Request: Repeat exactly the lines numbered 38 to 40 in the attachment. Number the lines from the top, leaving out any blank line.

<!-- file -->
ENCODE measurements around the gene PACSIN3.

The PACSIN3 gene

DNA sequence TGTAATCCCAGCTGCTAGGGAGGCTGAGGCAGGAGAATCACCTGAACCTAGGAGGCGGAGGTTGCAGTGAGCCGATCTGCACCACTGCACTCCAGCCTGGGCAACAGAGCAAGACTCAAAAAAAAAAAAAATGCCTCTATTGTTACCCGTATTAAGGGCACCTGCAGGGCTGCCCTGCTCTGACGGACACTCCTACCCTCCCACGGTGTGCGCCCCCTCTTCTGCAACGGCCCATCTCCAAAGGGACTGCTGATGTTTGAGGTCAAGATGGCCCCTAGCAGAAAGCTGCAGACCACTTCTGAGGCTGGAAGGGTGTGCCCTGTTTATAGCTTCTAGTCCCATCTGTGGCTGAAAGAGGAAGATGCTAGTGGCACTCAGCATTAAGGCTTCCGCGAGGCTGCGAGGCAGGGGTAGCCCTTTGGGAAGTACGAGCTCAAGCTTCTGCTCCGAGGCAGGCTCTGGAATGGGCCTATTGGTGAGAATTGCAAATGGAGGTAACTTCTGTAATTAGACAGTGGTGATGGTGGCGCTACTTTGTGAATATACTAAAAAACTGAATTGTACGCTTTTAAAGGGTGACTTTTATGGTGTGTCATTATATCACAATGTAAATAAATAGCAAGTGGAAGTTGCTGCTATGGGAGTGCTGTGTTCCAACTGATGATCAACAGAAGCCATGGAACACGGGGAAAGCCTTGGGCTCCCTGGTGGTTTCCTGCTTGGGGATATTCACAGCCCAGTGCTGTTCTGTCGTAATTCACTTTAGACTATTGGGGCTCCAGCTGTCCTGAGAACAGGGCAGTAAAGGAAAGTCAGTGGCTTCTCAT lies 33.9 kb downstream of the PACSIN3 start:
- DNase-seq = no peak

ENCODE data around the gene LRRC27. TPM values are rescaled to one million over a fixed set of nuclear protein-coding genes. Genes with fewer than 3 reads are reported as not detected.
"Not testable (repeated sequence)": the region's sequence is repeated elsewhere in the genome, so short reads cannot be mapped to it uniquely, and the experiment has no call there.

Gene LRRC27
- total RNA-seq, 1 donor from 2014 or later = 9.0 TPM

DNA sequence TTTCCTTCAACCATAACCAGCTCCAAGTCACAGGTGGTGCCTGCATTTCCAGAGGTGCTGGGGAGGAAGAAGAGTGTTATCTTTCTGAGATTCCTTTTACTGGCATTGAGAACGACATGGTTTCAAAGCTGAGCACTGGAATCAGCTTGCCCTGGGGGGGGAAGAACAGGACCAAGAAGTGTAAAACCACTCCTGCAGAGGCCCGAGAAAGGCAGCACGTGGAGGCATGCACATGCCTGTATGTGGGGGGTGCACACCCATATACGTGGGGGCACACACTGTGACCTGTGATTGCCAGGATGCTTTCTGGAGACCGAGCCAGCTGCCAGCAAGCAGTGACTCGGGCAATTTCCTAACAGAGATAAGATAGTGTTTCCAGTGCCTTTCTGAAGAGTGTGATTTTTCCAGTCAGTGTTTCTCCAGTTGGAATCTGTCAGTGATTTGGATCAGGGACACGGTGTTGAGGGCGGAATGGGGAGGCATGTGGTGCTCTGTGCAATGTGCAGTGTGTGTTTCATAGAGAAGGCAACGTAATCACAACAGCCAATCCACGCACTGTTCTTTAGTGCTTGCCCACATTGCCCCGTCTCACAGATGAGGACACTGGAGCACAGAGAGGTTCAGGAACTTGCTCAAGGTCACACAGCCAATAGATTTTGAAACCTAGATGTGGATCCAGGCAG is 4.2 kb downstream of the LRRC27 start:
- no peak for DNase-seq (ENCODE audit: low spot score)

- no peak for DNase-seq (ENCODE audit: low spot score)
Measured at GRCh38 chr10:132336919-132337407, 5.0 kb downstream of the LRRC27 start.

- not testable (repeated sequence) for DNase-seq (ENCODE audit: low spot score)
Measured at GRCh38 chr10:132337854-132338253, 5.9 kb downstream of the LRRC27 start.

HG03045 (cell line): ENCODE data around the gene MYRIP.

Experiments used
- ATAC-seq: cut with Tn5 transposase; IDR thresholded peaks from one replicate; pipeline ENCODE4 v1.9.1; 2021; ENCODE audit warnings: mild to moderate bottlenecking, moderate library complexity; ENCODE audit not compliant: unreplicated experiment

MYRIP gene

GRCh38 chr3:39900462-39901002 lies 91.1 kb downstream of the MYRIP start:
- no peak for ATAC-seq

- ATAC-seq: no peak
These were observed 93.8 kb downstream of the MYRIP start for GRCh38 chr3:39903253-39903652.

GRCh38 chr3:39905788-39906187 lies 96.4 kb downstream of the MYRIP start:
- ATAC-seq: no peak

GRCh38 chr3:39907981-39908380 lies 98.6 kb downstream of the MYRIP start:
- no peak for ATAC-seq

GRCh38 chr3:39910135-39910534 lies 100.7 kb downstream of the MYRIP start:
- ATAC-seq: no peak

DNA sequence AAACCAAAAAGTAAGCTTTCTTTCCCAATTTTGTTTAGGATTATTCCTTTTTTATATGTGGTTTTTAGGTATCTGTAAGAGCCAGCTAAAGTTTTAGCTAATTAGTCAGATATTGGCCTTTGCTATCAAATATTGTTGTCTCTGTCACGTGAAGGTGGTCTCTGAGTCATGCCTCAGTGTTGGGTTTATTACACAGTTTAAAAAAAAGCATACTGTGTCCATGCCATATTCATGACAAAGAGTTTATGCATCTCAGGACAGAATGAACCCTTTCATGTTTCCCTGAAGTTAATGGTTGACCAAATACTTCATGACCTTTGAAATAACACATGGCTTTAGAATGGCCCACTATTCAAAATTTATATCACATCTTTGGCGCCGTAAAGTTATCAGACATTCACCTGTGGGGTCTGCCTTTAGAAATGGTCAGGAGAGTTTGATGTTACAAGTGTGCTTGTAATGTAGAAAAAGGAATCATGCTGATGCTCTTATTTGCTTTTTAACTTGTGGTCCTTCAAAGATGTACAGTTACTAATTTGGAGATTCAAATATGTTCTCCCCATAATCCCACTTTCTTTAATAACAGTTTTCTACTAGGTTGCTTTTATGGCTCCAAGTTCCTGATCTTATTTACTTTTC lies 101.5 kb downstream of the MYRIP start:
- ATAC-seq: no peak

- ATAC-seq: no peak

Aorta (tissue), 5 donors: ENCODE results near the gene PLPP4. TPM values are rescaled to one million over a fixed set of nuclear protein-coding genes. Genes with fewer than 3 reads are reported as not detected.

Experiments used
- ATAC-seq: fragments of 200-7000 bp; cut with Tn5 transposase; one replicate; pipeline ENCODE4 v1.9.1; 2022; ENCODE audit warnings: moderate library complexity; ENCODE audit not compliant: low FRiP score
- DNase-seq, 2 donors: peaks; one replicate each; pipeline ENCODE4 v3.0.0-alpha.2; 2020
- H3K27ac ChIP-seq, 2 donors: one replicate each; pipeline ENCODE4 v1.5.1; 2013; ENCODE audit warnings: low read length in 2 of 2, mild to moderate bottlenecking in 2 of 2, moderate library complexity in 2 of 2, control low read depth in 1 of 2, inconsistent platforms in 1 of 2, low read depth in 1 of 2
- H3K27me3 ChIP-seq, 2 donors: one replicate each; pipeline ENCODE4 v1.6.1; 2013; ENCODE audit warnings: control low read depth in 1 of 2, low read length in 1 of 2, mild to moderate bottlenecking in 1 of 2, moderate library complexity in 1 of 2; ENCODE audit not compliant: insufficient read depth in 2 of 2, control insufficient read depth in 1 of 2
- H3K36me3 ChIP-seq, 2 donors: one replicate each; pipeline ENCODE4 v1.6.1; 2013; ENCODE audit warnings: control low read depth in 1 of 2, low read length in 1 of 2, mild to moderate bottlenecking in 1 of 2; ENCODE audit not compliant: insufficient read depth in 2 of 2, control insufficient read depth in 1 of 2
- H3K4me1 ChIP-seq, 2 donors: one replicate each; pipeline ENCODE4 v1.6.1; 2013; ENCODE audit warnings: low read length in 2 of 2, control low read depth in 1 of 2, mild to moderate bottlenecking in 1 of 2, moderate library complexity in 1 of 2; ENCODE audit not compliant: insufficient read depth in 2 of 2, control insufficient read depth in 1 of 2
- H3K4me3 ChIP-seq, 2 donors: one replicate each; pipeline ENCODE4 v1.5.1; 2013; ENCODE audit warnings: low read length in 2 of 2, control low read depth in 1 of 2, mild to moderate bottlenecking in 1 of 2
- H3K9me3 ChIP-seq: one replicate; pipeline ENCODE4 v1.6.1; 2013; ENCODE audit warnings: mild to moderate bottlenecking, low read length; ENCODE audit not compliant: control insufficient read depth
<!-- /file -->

- H3K36me3 ChIP-seq, 2 donors: one replicate each; pipeline ENCODE4 v1.6.1; 2013; ENCODE audit warnings: control low read depth in 1 of 2, low read length in 1 of 2, mild to moderate bottlenecking in 1 of 2; ENCODE audit not compliant: insufficient read depth in 2 of 2, control insufficient read depth in 1 of 2
- H3K4me1 ChIP-seq, 2 donors: one replicate each; pipeline ENCODE4 v1.6.1; 2013; ENCODE audit warnings: low read length in 2 of 2, control low read depth in 1 of 2, mild to moderate bottlenecking in 1 of 2, moderate library complexity in 1 of 2; ENCODE audit not compliant: insufficient read depth in 2 of 2, control insufficient read depth in 1 of 2
- H3K4me3 ChIP-seq, 2 donors: one replicate each; pipeline ENCODE4 v1.5.1; 2013; ENCODE audit warnings: low read length in 2 of 2, control low read depth in 1 of 2, mild to moderate bottlenecking in 1 of 2